Ambitions and motivation are key elements to enduring hard times. Whenever things don’ really pan out and you feel lost, it is extremely important to have something to strive for. Before I started my studies at Lund University, I competed at elite level in show-jumping and was taught at the national team camp to always set two different kinds of goals in my training – one for the short run and one for the long. The short-term goals were focused on weekly improvements aimed at a certain part of my groundwork, while the long-term goals could include excelling at a big competition months away. The same principle can be applied to many things in life, like studies, with small goals like fully understanding a certain chapter and bigger ones, such as scoring the best possible grade at the end of a course. It really helps in times of struggle and setbacks to have a concrete plan to lean on. It might seem naive or even silly but this mentality has always helped me whenever I have faced a setback – in my studies, sports and overall life. No adversity is too great to be unsolvable, as long as you have a clear objective with the things you apply yourself to. I often think back to a Swedish radioprogram that I heard a while ago, called ”Sommar i P1” with the swedish political commentator Alice Teo- dorescu. She studied law at Lund University and after her first exam, she was extremely nervous about whether she had passed it or not. When she brought it up with the prefect of the faculty 3he simply replied that those who failed the first exam would not have anything to do at the program. She failed that first exam, a major defeat for her even without the words from the prefect, but she did not quit. Instead she managed to finish the program, maybe not through the obvious and certain manner she had envisioned but by adjustment. History is full of people who have been faced with misfortuen and turned it around to their advantages. Take the inventin of post-it notes for example. It’s most important not to get stuck. Thinking about other peoples stories and knowing what they managed to overcome is a major inspiration and somthing we humans crave in times of difficulty.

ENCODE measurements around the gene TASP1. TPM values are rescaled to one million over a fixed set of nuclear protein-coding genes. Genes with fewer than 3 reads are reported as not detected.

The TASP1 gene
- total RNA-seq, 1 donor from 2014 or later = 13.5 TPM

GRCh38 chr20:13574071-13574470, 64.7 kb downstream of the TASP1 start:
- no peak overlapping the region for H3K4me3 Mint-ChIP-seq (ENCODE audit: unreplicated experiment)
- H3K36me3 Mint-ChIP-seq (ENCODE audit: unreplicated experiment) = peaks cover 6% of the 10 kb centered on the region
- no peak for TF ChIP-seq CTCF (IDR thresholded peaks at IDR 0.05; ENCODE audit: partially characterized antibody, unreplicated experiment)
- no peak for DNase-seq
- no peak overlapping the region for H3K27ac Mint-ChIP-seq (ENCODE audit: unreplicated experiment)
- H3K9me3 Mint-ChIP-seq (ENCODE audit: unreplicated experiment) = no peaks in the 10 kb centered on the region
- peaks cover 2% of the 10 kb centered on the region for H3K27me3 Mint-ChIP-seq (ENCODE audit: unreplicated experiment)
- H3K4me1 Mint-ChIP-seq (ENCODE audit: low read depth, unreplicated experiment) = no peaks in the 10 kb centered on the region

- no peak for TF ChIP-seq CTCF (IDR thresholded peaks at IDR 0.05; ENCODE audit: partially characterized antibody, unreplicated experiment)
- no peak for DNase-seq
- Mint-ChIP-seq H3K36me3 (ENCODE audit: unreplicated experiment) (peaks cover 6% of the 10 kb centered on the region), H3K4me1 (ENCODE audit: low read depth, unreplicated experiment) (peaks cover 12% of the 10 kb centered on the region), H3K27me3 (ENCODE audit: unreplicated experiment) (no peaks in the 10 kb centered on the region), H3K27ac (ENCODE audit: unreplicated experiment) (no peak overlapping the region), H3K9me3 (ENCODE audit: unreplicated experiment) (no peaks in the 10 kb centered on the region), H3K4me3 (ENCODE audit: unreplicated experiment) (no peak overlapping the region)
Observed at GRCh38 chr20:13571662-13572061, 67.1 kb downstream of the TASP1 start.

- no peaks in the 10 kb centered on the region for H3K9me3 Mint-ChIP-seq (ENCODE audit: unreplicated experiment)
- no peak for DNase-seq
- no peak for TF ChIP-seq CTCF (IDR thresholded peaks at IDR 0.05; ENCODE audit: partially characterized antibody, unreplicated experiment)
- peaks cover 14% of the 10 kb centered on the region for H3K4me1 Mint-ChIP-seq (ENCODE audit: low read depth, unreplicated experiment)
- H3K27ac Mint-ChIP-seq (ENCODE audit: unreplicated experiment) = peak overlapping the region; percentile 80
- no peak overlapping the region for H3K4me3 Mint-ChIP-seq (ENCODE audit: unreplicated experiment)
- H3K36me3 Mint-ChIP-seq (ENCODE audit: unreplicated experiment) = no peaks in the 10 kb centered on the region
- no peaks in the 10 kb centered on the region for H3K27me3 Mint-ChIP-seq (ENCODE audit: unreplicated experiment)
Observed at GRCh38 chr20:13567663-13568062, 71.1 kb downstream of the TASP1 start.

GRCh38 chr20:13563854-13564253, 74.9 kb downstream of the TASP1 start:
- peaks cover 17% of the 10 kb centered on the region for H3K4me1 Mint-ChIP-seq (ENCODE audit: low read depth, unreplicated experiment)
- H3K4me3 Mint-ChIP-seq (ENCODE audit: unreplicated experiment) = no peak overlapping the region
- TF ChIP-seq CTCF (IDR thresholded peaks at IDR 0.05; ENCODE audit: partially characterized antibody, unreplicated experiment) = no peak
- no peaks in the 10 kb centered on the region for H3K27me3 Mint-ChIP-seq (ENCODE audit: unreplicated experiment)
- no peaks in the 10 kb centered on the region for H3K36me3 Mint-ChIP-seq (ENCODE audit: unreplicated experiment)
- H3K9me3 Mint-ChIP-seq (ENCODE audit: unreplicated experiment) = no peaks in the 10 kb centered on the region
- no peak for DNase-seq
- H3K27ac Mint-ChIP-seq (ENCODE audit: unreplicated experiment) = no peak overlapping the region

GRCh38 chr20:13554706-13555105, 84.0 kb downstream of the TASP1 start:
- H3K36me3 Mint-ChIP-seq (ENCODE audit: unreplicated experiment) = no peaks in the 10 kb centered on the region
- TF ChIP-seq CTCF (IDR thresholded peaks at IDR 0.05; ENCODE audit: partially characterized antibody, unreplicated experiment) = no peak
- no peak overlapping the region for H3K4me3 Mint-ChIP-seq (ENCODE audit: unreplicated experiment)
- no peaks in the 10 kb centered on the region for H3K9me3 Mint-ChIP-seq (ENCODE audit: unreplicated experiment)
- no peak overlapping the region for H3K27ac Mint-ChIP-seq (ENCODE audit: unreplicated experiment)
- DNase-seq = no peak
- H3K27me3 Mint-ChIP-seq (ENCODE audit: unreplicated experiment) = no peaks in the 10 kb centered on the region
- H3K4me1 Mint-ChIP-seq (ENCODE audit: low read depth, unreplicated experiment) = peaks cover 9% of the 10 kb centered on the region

So, to return to Brexit and Trump’s victory, we might not know where this new road will take us, but it is not the end of the world as some might harshly conclude. Perhaps, you do not like the way the world is spinning at the moment, but only noticing down- sides and pointing fingers won’t help. So far, we have not really seen what the result with Brexit and the Trump presidency is, and assuming the worst does not make it true. If you are against the path the world has chosen, you need to work to move that path closer to the one you want, maybe simply by achieving you own goals. Setbacks are rarely fun and can often create uncertainty or disbelief in yourself, but it is important to not let it steal focus from the things that energize and drive you forward. In the end, things have a tendency to turn out better than you ever even expected.

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About Nådiga Lundtan

Founded in 1948 and has since been an important part of student life in the economics program at Lund University. Nådiga Lundtan covers a wide range of topics related to economics, society, and politics, as well as careers, entrepreneurship, and innovation. It is a platform for students to share their ideas and opinions on economics and related fields.